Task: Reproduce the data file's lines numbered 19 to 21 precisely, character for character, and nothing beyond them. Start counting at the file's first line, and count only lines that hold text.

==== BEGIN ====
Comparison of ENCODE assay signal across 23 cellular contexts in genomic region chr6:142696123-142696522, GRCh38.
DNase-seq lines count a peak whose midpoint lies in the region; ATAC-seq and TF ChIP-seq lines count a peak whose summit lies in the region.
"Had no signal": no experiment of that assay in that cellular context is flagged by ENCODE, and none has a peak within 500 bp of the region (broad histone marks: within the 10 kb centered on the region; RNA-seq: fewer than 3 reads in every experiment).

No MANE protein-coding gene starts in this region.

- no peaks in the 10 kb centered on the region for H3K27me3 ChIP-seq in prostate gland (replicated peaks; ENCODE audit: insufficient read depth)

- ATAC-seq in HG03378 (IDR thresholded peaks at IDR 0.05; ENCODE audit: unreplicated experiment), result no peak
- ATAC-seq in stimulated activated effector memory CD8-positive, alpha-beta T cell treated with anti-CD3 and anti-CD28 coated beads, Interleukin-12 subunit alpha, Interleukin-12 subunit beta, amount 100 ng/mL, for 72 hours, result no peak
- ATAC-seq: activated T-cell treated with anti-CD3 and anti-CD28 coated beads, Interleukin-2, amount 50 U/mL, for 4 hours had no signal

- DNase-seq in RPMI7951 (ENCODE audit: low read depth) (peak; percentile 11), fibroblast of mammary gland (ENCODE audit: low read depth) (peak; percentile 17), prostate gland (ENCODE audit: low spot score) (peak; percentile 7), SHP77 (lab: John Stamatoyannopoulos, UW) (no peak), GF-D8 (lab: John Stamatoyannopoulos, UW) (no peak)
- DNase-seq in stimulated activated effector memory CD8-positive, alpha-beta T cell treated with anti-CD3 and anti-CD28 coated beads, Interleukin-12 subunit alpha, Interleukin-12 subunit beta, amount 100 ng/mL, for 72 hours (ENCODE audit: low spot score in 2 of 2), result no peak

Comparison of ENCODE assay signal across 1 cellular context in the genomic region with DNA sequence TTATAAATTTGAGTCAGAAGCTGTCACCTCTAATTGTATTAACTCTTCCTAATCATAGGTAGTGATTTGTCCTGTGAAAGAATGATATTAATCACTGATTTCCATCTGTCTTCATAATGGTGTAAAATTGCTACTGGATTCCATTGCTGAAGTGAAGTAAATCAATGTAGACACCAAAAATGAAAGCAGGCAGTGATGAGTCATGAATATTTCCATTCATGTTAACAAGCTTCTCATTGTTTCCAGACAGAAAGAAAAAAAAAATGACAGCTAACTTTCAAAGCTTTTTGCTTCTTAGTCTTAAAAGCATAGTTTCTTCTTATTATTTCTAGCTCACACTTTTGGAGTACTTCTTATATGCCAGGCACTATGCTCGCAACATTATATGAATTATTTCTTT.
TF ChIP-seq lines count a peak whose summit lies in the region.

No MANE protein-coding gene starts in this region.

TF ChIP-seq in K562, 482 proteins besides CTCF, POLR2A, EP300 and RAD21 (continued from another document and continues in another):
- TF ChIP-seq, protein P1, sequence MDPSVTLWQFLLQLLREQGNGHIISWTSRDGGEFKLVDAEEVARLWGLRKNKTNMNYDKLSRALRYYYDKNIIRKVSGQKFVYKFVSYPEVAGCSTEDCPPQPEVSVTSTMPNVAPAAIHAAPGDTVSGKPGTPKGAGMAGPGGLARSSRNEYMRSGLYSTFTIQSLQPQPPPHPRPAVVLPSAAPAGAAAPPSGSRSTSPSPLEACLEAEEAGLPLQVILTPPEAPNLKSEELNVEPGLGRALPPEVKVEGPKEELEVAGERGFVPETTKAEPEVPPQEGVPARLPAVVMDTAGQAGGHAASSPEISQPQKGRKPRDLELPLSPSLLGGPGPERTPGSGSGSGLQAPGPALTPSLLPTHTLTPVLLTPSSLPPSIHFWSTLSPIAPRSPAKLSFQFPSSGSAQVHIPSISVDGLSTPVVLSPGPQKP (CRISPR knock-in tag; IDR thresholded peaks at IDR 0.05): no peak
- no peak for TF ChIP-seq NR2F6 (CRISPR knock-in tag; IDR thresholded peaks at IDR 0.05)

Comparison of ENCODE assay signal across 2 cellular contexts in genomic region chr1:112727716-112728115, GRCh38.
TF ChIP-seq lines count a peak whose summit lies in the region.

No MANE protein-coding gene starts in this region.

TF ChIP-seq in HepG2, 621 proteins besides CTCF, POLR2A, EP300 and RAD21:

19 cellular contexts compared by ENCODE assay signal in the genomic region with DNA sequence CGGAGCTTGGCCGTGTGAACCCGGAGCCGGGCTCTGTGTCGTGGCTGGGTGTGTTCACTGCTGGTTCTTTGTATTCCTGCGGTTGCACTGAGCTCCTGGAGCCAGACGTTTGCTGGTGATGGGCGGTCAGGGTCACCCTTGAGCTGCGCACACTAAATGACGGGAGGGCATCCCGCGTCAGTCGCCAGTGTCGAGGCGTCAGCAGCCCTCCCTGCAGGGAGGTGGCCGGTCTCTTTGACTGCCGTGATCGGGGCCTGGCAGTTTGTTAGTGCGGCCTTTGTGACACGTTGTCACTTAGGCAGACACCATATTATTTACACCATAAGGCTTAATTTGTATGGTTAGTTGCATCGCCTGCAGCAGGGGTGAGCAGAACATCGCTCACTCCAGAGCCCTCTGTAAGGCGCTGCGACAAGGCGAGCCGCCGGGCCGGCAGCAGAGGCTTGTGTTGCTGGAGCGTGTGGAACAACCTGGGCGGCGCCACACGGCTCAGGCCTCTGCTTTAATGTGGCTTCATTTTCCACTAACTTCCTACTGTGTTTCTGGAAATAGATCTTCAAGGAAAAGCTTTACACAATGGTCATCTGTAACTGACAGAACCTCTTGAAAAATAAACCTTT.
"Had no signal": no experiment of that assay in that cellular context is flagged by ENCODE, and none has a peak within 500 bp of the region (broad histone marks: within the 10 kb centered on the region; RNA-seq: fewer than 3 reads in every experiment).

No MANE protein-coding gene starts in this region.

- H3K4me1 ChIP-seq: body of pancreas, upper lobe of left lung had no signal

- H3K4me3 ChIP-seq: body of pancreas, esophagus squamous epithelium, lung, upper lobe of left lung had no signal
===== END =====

No MANE protein-coding gene starts in this region.

TF ChIP-seq in HepG2, 621 proteins besides CTCF, POLR2A, EP300 and RAD21:

19 cellular contexts compared by ENCODE assay signal in the genomic region with DNA sequence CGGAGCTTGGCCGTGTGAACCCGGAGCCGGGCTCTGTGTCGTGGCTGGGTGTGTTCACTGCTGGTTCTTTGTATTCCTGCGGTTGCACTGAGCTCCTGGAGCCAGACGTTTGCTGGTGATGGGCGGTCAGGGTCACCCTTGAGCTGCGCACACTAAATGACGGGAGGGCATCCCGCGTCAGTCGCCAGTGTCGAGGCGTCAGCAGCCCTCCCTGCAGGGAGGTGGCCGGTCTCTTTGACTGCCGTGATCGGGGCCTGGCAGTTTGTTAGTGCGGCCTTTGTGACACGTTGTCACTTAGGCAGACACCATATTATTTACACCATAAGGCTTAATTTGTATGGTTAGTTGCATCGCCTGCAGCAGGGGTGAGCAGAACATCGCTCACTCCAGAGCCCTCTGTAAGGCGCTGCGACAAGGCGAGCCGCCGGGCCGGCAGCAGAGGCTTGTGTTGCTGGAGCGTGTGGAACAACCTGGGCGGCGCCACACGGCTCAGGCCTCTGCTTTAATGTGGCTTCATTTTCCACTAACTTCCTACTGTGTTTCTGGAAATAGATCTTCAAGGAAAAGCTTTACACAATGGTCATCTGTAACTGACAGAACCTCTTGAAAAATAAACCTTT.